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A Culvert Acts as a Barrier for Blackside Dace (Chrosomus cumberlandensis) Movements in Lick Fork, Kentucky
David J. Eisenhour and Michael A. Floyd

Southeastern Naturalist, Volume 12, Special Issue 4 (2013): 82–91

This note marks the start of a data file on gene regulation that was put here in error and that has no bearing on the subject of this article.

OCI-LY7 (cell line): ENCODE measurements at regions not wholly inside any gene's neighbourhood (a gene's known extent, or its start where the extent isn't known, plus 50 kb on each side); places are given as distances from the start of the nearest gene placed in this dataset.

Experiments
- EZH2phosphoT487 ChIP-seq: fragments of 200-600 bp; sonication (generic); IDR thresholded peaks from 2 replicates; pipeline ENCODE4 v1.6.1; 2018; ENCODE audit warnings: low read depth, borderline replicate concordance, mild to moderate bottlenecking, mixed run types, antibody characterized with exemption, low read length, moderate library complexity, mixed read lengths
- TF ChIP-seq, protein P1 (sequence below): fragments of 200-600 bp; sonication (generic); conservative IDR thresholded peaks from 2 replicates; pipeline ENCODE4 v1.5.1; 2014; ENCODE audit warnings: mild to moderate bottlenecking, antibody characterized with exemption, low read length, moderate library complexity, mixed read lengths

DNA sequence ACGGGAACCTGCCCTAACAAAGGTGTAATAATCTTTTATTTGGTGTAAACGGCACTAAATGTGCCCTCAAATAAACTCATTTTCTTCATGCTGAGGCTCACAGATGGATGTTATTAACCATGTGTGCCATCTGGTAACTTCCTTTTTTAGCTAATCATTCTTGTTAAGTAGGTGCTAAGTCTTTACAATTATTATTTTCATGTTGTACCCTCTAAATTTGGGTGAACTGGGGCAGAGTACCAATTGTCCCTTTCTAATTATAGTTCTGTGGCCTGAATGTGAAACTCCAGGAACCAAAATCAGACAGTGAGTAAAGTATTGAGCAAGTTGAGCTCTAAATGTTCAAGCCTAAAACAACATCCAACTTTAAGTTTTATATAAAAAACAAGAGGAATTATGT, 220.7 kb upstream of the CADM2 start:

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D.J. Eisenhour and M.A. Floyd 2013 Southeastern Naturalist 82 Vol. 12, Special Issue 4 A Culvert Acts as a Barrier for Blackside Dace (Chrosomus cumberlandensis) Movements in Lick Fork, Kentucky David J. Eisenhour1,* and Michael A. Floyd2 Abstract - From 2003 to 2012, we surveyed the fishes of Lick Fork, a Blackside Dace (Chrosomus cumberlandensis) stream in Bell County, KY. The downstream half of Lick Fork flows through a subdivision, where it is interrupted by a perched culvert that restricts the movement of fishes within Lick Fork. The fish faunas and abundance of Blackside Dace upstream and downstream of the culvert were strikingly different. Downstream of the culvert, the fish fauna was species-rich (9–13 species), KIBI scores were high (48–56, considered “Good” to “Excellent”), and Blackside Dace were common. In contrast, upstream of the culvert Blackside Dace were rare, only two species—Semotilus atromaculatus (Creek Chub) and Rhinichthys atratulus (Blacknose Dace)—were found in abundance, and KIBI scores were lower (33–48, considered “Fair” to “Good”). Comparison with historical collections (1994) revealed declines or extirpations of some fishes (Chrosomus and Etheostoma) upstream of the culvert. The striking difference in the upstream and downstream faunas and the decline of some fish species, including Blackside Dace, is likely due to upstream extirpations from droughts or other stochastic events, coupled with the inability to recolonize from downstream populations because of the culvert barrier. This conclusion suggests that bridge and culvert design and placement are important considerations in management of Blackside Dace streams, as they can have a significant effect on community composition and fish movement. Introduction Chrosomus cumberlandensis (Blackside Dace) is a small minnow (family Cyprinidae) restricted to headwater streams in the upper Cumberland River drainage in Kentucky and Tennessee. Typically, Blackside Dace occur in streams that are cool, silt-free, and shaded by dense canopy cover. Coal mining, logging, urbanization, and other watershed disturbances have resulted in the decline or extirpation of several populations of Blackside Dace (Eisenhour and Strange 1998). The species has been designated as threatened in Kentucky (KSNPC 2010) and Tennessee (Withers 2009) and has also been federally listed as threatened (USFWS 1987). Although numerous populations of Blackside Dace are known (Black et al. 2013 [this issue], Laudermilk and Cicerello 1998, O’Bara 1990), most populations are small and restricted to short (1–6 km) reaches of headwater streams (Starnes and Starnes 1978). These headwater habitats are particularly affected by natural stochastic events (e.g., drought and floods) and anthropogenic events (e.g., siltation, warming, or acidification following watershed disturbances) that can lead to local population extirpations. Barriers that eliminate connectivity among populations represent a threat because they do not allow recolonization 1Department of Biology and Chemistry, Morehead State University, Morehead, KY 40351, 2US Fish and Wildlife Service, Frankfort, KY 40601 *Corresponding author - d.eisenhour@morehead-st.edu. Ecology and Conservation of the Threatened Blackside Dace, Chrosomus cumberlandensis 2013 Southeastern Naturalist 12(Special Issue 4):82–91 83 D.J. Eisenhour and M.A. Floyd 2013 Southeastern Naturalist Vol. 12, Special Issue 4 of depopulated areas and can contribute to the isolation of populations. Road crossings of streams (often associated with culverts) are potential barriers to fish migrations and can increase predation, particularly when the downstream end of a culvert is perched above the streambed (Benton et al. 2008, Schaefer et al. 2003, Warren and Pardew 1998, Winston 2002). The fish community of Lick Fork was first surveyed in 1994 by Laudermilk and Cicerello (1998), who documented a total of 15 species, including Blackside Dace and 2 darter species, Etheostoma kennicotti (Stripetail Darter) and Etheostoma sagitta (Cumberland Arrow Darter), a Candidate for Federal listing (USFWS 2012) (Fig. 1). We surveyed the fishes of Lick Fork from 2003–2012 as part of baseline Figure 1. Map of Lick Fork, Bell County, KY. Arrows identify locations, dates, and numbers of individuals of Blackside Dace captured in Lick Fork from 2003–2012. The 1994 records are from Laudermilk and Cicerello (1998). D.J. Eisenhour and M.A. Floyd 2013 Southeastern Naturalist 84 Vol. 12, Special Issue 4 surveys associated with a surface coal-mine permit. Through completion of these surveys, we have been able to document changes in fish diversity and community composition in Lick Fork. This study examines the effect of a perched culvert on fish community composition in Lick Fork, and evaluates the culvert’s effect on the conservation status of Blackside Dace. Field-site Description Lick Fork is a first-order, high-gradient tributary of Yellow Creek Bypass, a modified and constructed extension of Bennetts Fork (Fig. 1). Lick Fork is approximately 4.6 km long and drains an area of 7.8 km2. Channel widths range from 1–4 m, and substrates are composed primarily of boulder and cobble, with lesser amounts of bedrock and gravel. Large woody debris is common throughout the system. The upper half of the Lick Fork watershed is densely forested, with extensive canopy cover (90–100%) and wide riparian zones (Fig. 2A). Although surface coal mining has occurred in the headwaters of Lick Fork, siltation is low, and stream conductivity values are at baseline levels (less than 100 uS/ cm). The downstream 1.8 km of Lick Fork flows through a subdivision (Ambleside) at the northern edge of Middlesboro, in Bell County, KY. Within this reach, riparian vegetation is limited to narrow bands of trees or lawn grasses. Figure 2. Lick Creek, Bell County. A. About 400 m above culvert (stream was dry during severe drought, 4 November 2007); B. About 100 m below culvert, 22 October 201 1; C. Culvert at Windermere Road crossing, 25 October 2008; D. Recently channelized area just above culvert, 22 October 2011. 85 D.J. Eisenhour and M.A. Floyd 2013 Southeastern Naturalist Vol. 12, Special Issue 4 Bottom substrates are finer, with greater amounts of gravel, although cobble and boulder remain as the dominant substrates in most of this reach (Fig. 2B). Within the subdivision, Lick Fork has been relocated, channelized, and is interrupted by two road crossings. The most upstream road crossing (Windermere Road) was constructed in 1988 and is located about 1.6 km upstream of the mouth. This crossing consists of two large pipes (culverts), each about 1.5 m in diameter (Fig. 2C). At the downstream end of the pipes, Lick Fork drops about 0.8 m into a large pool. Within the subdivision, Lick Fork is generally entrenched, with eroded and unstable banks; however, these conditions are less severe immediately downstream of the perched culvert and have not greatly affected the streambed (Fig. 2B). The 200-m reach upstream of the culvert is degraded, consisting mostly of a homogenous gravel-cobble run that lacks pools (Fig. 2D). This condition was created by the culvert acting as a gradecontrolling structure and reducing the upstream gradient, and subsequently, channelization and gravel removal. During our surveys, Lick Fork had perennial flow from its mouth to a point 300 m upstream of the culvert. Upstream of this point, flow ceased during periods of severe drought (Fall 2006–2008) (Fig. 2A). In 2007, the driest year, some water remained in isolated pools, but the streambed was completely dry upstream of a point 450 m above the culvert. Methods Lick Creek was sampled each autumn from 2003–2012. Surveys were completed upstream of the culvert during all sampling years, and were completed downstream of the culvert in 2003 and from 2008–2012. We sampled a 300-m reach downstream of the culvert (36.63909°N, 83.73691°W at the downstream end) and a 1700-m reach upstream of the culvert (36.65276°N, 83.74770°W at the upstream end) (Fig. 1). In general, collection methods and data analyses followed Kentucky Division of Water guidelines (Compton et al. 2003; KDOW 2008, 2010). Fishes were sampled with a backpack electrofisher (Smith-Root LR-24), moving in an upstream direction. For the years when effort was quantified, total shocking seconds ranged from 1533 to 9760 (mean = 6003). Fewer shocking seconds were recorded in drought years, when long stretches of upper Lick Fork were dry. Stunned fishes were captured, retained live in buckets, identified, counted, and released. Fish community health was evaluated using the Kentucky Index of Integrity (KIBI; Compton et al. 2003). Scientific and common names follow Nelson et al. (2004), except for cases where elevation of subspecies is not based on published systematic studies (i.e., we use Rhinichthys atratulus [Blacknose Dace]). Results The fish communities of Lick Fork upstream and downstream of the culvert were strikingly different. Upstream of the culvert, only two fish species, Semotilus atromaculatus (Creek Chub) and Blacknose Dace, were common D.J. Eisenhour and M.A. Floyd 2013 Southeastern Naturalist 86 Vol. 12, Special Issue 4 (Table 1). The two remaining species observed upstream of the culvert, Blackside Dace and Stripetail Darter, were common in early samples, but subsequently were captured infrequently. Downstream of the culvert, we observed a total of 16 species (range = 9–13), and Stripetail Darters and Blackside Dace were fairly common throughout the sampling period. Recent (2007–2012) collections upstream of the culvert had relatively low KIBI scores (range = 33–40, mean = 36.5), corresponding to a rank of “Fair”. Earlier collections (2003–2006) from the same area had higher KIBI scores (range = 43–48, mean = 45.3), ranked as “Fair” to “Good”. Lower scores in recent years primarily reflect an increased percentage of Blacknose Dace (considered a “tolerant” and “facultative headwater” species by the KIBI; Compton et al. 2003), and, secondarily, reduced numbers of Blackside Dace and Stripetail Darters. In contrast, KIBI scores from collections downstream of the culvert (range = 48–56, mean = 51.2) ranked the fish community as “Good” or “Excellent”. Upstream of the culvert, Blackside Dace were common in 2003, but only three individuals have been collected since that time—one juvenile in 2004, and one adult each in 2008 and in 2011 (Table 1). Blackside Dace remained common below the culvert, and multiple age classes were present during most years, indicating ongoing, successful reproduction and recruitment. As documented by the 1994 and 2003 collections, the most downstream segment of Lick Fork (near the mouth) had few Blackside Dace and instead was dominated by tolerant and non-native fishes (Table 1). This finding suggests the Blackside Dace population in Lick Fork is generally confined to a 300–1000 m stream segment located just downstream of the culvert. The few individuals of Blackside Dace captured above the culvert may represent a small, remnant population or waifs that have migrated upstream through the culvert. At present, we favor the former explanation because no other species confined to areas downstream of the culvert have been able to colonize the upstream portion, even after recent fl ood events. Discussion The culvert as a barrier The fish community upstream of the culvert has declined, as evidenced by the loss of one Federal Candidate species, Cumberland Arrow Darter, and decline of two other species, Blackside Dace and Stripetail Darter (Table 1). Strikingly different faunas occur upstream and downstream of the culvert. Although the first 200-m section upstream of the culvert has been channelized, Lick Fork had little apparent anthropogenic disturbance upstream of this area (Fig. 2A). Because Blackside Dace were common within this reach in 1994 (Laudermilk and Cicerello 1998) and in 2003, habitat degradation does not appear to be the primary reason for long-term decline of Blackside Dace. Rather, we assert that recent poor KIBI scores and lower abundance of Blackside Dace observed in the upstream reach are likely a result of the road culvert at Windermere Drive acting as a fish passage barrier, preventing recolonization following stochastic extirpation events. It seems probable that populations of Blackside Dace and some other fishes 87 D.J. Eisenhour and M.A. Floyd 2013 Southeastern Naturalist Vol. 12, Special Issue 4 Table 1. Summary of fishes collected in Lick Fork, Bell County , KY 1994–2012. Fish family or species 1994A 2003B 2004 2005 2006 2007 2008 2009 2010 2011 2012 Upstream of culvert Chrosomus cumberlandensis (Starnes and Starnes) 11 8 1 1 1 Blackside Dace Rhinichthys atratulus (Hermann) Many 95 92 169 164 174 234 147 310 887 316 Blacknose Dace Semotilus atromaculatus (Mitchill) Many 118 346 581 375 164 212 158 730 375 304 Creek Chub Lepomis auritus (L.) 1 Redbreast Sunfish Etheostoma sagitta (Jordan and Swain) 3 Cumberland Arrow Darter Etheostoma kennicotti (Putnam) 6 7 5 6 2 2 1 Stripetail Darter Total individuals - 228 444 757 539 339 449 308 1040 953 620 Total species 5 4 4 2 2 3 3 2 2 4 2 KIBI score - 43 47 48 43 33 40 36 37 40 33 KIBI rating - Fair Good Good Fair Fair Fair Fair Fair Fair Fair Downstream of culvert Campostoma anomalum (Rafinesque) 5 20 36 66 32 185 140 265 Central Stoneroller Chrosomus cumberlandensis 1 5 4 4 12 4 11 Luxilus chrysocephalus Rafinesque 52 2 12 3 60 26 41 Striped Shiner Notropis buccatus (Cope) 2 8 6 6 Silverjaw Minnow Pimephales notatus (Rafinesque) Many 409 2 1 1 9 Bluntnose Minnow Pimephales promelas Rafinesque 2 Fathead Minnow Rhinichthys atratulus 5 1 91 138 65 111 213 289 D.J. Eisenhour and M.A. Floyd 2013 Southeastern Naturalist 88 Vol. 12, Special Issue 4 Table 1, continued. Fish family or species 1994A 2003B 2004 2005 2006 2007 2008 2009 2010 2011 2012 Semotilus atromaculatus Many 30 42 40 36 103 79 144 Catostomus commersonii (Lacepède) Many 10 1 1 18 7 1 White Sucker Hypentelium nigricans (Lesueur) 3 1 4 3 1 Northern Hog Sucker Ameiurus melas (Rafinesque) 2 Black Bullhead Gambusia affinis (Baird and Girard) 1 Western Mosquitofish Ambloplites rupestris (Rafinesque) 2 Rock Bass Lepomis auritus 2 28 1 2 2 6 7 3 Lepomis cyanellus Rafinesque 1 2 Green Sunfish Lepomis gulosus (Cuvier) 2 1 Warmouth Lepomis macrochirus Rafinesque 9 Bluegill Lepomis megalotis (Rafinesque) Many Longear Sunfish Micropterus punctulatus (Rafinesque) 2 Spotted Bass Etheostoma caeruleum Storer 5 2 13 Rainbow Darter Etheostoma kennicotti 1 9 9 19 45 52 30 Total individuals - 561 190 273 161 558 538 906 Total species 15 10 10 9 9 13 10 13 KIBI score - 33 49 48 49 56 54 53 KIBI rating - Fair Good Good Good Excel Good Good ADownstream collection was about 1.5 km below culvert, 36.63000° N, 83.73556°W (Laudermilk and Cicerello 1998). BDownstream collection was about 1 km below culvert, 36.63402°N, 83.73557°W. 89 D.J. Eisenhour and M.A. Floyd 2013 Southeastern Naturalist Vol. 12, Special Issue 4 exhibited metapopulation dynamics (Matthews 1998) in Lick Fork prior to culvert construction. Historically, upstream reaches depopulated during natural stochastic events (e.g., droughts) could have been recolonized from populations in downstream reaches of Lick Fork or neighboring tributaries once favorable flow conditions returned. Detar and Mattingly (2013 [this issue]) documented impressive dispersal abilities of Blackside Dace in other streams—some marked individuals moved up to 4 km, and one individual moved between two tributaries separated by impounded waters of Lake Cumberland. At low flows, the culvert is an impassible barrier because of its “perched” position. During high flows (e.g., June 2011), the culvert is probably impassible because of high water velocities in the pipes. Historically, the stream segment upstream of the culvert likely served as a refugium for Blackside Dace and other fishes during droughts, but it is now the most heavily damaged segment. Three hundred meters of Lick Fork upstream of the culvert have perman ent flow, but a 200-m section of it is highly degraded (due to recent channelization activity) and lacks pools. Thus, habitat degradation likely intensified the effects of droughts and other natural events that caused upstream fish extirpations or population declines. These events often are infrequent, apparently explaining the 15-year span between construction of the Lick Fork culvert and the decline of the upstream Blackside Dace population. Recolonization of streams by fishes is most strongly influenced by the mobility and size of the source population (Albanese et al. 2009). The number of potential colonizers within the Yellow Creek basin has been reduced by water-quality degradation (e.g., impacts from surface coal mining and logging) and physical alterations such as channelization of streams surrounding Middlesboro. The Lick Fork culverts decrease dace mobility to nearly zero, and recent extirpation of Blackside Dace in an adjacent tributary, Stevenson Branch, also reduces the number of potential colonizers. Extirpation in Stevenson Branch (to the west) appears to be due to channelization of the lower reaches, coupled with untreated sewage inputs and sedimentation impacts from logging in the headwaters. Benton et al. (2008), Schaefer et al. (2003), Warren and Pardew (1998), and Winston (2002) documented reduced or no upstream movement of fishes through culverts or local extirpations in small streams. Fishes easily navigated natural barriers such as small waterfalls and high-gradient riffles in these streams. Upstream extirpations have been reported for small-stream fishes following construction of dams and culverts (Winston 2002, Winston et al. 1991). Morita and Yamamoto (2002) found that populations of Salvelinus leucomaensis (Palla) (White-spotted Char) upstream of dams were more prone to extinction if the drainage area inhabited was small, as is true for all Blackside Dace populations. Conservation implications Blackside Dace typically occupy short reaches of headwater streams, making them especially vulnerable to events that reduce or eliminate local populations. Loss of connectivity, either within a Blackside Dace stream or between Blackside Dace streams, increases the risk of local extirpations. We suggest that free D.J. Eisenhour and M.A. Floyd 2013 Southeastern Naturalist 90 Vol. 12, Special Issue 4 passage of Blackside Dace should be incorporated into any design when crossings are placed in Blackside Dace streams. Fish community richness in Mill Branch, a Blackside Dace stream in Knox County, KY, increased following replacment of a perched culvert (Floyd et al. 2013 [this issue]). Replacement of the Windermere Drive culvert with a “fish-friendly” crossing, coupled with habitat restoration just upstream of the bridge, should be considered as a means of producing a more stabile, larger population of Blackside Dace in Lick Fork. Acknowledgments Field assistance was provided by B. Boggs, S. Emeterio, T. Evans, S. Fryman, A. Hunley, B. Huron, E. McCubbins, V. Middleton, C. Richardson, A. Richter, J. Schiering, M. Seebold, R. Umbstead, and R. Wilder. Ed Hartowicz provided background information on Ambleside Subdivision. Field surveys were completed for Appolo Fuels, Inc. while the authors worked for Third Rock Consultants, LLC (2003, M. Floyd) or Technical Water Labs (2004–2012, D. Eisenhour). Permits to collect fishes and work with live vertebrates were provided by the US Fish and Wildlife Service (Southeast Region, Atlanta, GA), the Kentucky Department of Fish and Wildlife Resources, Frankfort, KY, and Morehead State University Institutional Animal Care and Use Committee, Morehead, KY. Disclaimer The findings and conclusions in this article are those of the authors and do not necessarily represent the views of the US Fish and Wildlife Service. Literature Cited Albanese, B., P.L. Angermeir, and J.P. Peterson. 2009. Does mobility explain variation in colonisation and population recovery among stream fishes? Freshwater Biology 54:1444–1460. Benton, P.D., W.E. Ensign, and B.J. Freeman. 2008. The effect of road crossings on fish movements in small Etowah Basin streams. Southeastern Naturalis t 7:301–310. Black, T.R., J.E. Detar, and H.T. Mattingly. 2013. Population densities of the threatened Blackside Dace, Chrosomus cumberlandensis, in Kentucky and Tennessee. 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